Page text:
Datta O’Connor notes that the families of many of the women she sees in her clinical practice acquired significant debts through this process. She helps the reader understand the complex nature of Indian marriages and the financial expectations placed on the bride and the bride’s family during (and often well beyond) the wedding procedures. Contributing factors include India’s patriarchal society and the reinforcement of gender stereotypes.
Dowries remain a common practice in Indian marriages, but the coercion of women and their families to make repeated dowry payments to the groom or his family after the wedding has been recognised as a form of family violence in Australia.
While family violence affects a large number of Indian women, Datta O’Connor reminds the reader that many grooms and their families do not engage in dowry-related abuse. Daughters of Durga criticises the patriarchal system that enables men’s violence against women, but it also describes men who are “benevolent patriarchs” – in other words, men who may be the final decision-makers in family matters, but do so without violence and coercion.
Many of the experiences described by Datta O’Connor are universal for those affected by family violence. As I have observed in my own research for over a decade, coercive control, financial abuse, and the negative impact of status incompatibility are common issues.
Throughout the book, Datta O’Connor investigates the status of women about to be married to an arranged partner. Modernisation has generated greater access to education for women in India. Today’s Indian women are better educated and wealthier than their mothers and grandmothers. Families increasingly invest in the education of their daughter to increase her desirability as a potential wife.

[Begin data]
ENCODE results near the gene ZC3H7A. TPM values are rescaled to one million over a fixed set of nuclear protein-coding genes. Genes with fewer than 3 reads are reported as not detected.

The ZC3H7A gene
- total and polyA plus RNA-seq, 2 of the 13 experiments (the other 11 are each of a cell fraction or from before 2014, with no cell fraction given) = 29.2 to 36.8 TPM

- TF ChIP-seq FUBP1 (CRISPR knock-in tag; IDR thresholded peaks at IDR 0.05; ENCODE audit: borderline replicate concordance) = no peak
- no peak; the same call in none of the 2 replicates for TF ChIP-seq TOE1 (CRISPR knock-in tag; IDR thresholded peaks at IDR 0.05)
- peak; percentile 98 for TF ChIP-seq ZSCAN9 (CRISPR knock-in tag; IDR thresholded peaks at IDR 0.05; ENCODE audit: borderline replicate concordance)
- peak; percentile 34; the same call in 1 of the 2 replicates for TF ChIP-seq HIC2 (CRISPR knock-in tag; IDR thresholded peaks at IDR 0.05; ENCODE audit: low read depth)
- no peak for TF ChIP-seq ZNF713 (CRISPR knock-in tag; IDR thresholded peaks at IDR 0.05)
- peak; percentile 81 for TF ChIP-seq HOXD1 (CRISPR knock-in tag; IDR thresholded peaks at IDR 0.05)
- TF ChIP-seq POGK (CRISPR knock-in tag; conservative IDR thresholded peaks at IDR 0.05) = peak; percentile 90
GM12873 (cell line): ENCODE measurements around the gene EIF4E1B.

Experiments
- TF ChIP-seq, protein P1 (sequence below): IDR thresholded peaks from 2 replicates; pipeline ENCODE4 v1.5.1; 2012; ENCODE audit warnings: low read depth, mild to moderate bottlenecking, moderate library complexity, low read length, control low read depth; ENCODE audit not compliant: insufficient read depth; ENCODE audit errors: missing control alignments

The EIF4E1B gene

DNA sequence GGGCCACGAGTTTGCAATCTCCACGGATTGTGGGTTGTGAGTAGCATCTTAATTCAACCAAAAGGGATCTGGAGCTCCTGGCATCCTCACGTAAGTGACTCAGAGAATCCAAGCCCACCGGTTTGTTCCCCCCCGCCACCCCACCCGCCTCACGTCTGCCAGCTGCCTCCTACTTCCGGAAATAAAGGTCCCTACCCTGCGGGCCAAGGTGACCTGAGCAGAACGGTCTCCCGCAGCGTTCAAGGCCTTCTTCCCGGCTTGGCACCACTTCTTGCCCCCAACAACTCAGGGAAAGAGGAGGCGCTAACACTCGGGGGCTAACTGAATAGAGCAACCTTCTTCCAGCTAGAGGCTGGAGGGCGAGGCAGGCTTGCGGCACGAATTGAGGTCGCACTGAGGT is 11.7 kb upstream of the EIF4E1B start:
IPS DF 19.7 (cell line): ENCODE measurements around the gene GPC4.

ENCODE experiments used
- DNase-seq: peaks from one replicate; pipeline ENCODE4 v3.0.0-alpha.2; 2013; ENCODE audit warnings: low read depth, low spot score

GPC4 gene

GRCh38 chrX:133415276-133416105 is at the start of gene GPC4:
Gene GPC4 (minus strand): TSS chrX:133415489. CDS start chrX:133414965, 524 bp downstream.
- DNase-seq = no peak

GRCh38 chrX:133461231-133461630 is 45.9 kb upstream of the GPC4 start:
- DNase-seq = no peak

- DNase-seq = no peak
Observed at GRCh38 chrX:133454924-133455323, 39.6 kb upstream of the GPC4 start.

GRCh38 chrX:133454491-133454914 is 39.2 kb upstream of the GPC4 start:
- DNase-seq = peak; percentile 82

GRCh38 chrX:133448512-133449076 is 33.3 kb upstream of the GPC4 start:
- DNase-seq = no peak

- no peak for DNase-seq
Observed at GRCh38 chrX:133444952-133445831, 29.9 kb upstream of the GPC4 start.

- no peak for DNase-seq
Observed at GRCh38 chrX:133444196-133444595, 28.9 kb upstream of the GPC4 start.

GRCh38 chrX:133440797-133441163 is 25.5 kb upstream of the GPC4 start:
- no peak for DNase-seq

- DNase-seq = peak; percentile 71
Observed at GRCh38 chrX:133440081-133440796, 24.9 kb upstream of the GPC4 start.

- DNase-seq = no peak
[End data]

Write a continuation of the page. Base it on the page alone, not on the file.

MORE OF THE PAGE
Many Indian women thus complete university degrees that set them up with future career and earning opportunities. Yet as soon as a woman is married, her potential career is traded for her role as a “good” wife and mother. For many Indian women, this means being subordinate to their husbands and in-laws and giving birth to at least one son – because sons promise prosperity, while daughters are a financial burden.
Daughters of Durga illustrates how increasing a woman’s status through education also increases her risk of family violence. Many men – Indian and otherwise – continue to feel threatened by highly educated women with career prospects, particularly where these may exceed their own.
Educated women in India have a chance at gender equality in theory. But in practice a woman may still find herself trapped in a patriarchal relationship that reinforces her inferiority.
The reinforcement of societal values that regard daughters as worth less than sons harms the mental wellbeing of the whole family. Again, this is not restricted to the Indian community: Datta O’Connor’s findings consider mental health costs associated with family violence more broadly.